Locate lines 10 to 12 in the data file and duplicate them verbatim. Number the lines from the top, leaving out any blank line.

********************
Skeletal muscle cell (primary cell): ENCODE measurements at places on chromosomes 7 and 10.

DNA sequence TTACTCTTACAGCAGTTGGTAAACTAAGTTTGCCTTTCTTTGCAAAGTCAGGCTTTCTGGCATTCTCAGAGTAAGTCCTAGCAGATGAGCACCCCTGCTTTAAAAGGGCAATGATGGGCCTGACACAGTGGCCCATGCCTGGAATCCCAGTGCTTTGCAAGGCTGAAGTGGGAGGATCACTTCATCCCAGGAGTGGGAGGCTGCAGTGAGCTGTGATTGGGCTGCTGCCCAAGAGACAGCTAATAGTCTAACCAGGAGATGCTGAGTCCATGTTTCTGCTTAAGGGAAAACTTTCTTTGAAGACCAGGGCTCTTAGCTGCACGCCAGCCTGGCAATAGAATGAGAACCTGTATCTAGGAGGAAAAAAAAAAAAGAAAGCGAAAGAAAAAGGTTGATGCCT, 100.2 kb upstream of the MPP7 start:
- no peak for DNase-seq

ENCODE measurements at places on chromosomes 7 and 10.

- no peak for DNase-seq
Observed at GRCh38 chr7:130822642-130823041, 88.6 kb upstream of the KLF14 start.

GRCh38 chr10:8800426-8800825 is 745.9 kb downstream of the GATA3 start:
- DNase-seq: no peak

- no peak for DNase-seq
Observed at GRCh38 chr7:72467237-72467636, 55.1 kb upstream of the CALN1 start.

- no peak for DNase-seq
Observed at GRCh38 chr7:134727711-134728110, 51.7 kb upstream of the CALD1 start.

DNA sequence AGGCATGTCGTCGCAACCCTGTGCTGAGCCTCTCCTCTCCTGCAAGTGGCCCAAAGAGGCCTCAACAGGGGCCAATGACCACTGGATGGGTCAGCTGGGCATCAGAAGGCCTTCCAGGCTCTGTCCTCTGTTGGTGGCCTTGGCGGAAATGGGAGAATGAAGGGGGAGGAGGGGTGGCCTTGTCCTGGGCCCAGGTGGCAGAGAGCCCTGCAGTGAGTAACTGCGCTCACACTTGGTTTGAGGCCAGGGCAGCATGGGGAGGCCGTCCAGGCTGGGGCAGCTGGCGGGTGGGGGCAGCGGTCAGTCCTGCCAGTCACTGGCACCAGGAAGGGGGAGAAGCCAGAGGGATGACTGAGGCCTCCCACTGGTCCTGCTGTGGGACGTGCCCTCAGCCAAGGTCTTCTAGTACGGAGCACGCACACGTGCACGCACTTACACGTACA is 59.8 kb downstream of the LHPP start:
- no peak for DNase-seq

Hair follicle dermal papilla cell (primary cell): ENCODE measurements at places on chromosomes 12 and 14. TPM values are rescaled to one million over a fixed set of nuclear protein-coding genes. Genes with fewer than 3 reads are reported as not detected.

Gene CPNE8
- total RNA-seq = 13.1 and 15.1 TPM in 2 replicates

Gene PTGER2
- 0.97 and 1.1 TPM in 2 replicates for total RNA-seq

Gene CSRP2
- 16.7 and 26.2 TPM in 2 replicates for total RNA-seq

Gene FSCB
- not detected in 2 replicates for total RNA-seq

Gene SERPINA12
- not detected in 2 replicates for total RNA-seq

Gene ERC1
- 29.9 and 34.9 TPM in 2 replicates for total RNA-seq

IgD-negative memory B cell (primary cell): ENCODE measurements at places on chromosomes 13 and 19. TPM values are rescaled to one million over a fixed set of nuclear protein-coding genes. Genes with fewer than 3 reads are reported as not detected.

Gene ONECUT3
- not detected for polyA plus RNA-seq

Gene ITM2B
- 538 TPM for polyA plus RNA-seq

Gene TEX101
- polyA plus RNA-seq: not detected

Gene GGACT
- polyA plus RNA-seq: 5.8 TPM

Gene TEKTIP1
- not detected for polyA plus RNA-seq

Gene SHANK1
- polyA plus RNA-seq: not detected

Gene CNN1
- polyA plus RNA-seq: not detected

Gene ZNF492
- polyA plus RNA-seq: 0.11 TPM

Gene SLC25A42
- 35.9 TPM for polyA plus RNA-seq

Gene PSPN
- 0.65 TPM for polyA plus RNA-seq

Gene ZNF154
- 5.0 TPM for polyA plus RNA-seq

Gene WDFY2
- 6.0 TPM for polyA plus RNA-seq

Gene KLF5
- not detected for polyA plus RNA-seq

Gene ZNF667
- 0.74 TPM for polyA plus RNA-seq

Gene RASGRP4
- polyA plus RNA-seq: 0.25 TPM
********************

Observed at GRCh38 chr7:72467237-72467636, 55.1 kb upstream of the CALN1 start.

- no peak for DNase-seq
Observed at GRCh38 chr7:134727711-134728110, 51.7 kb upstream of the CALD1 start.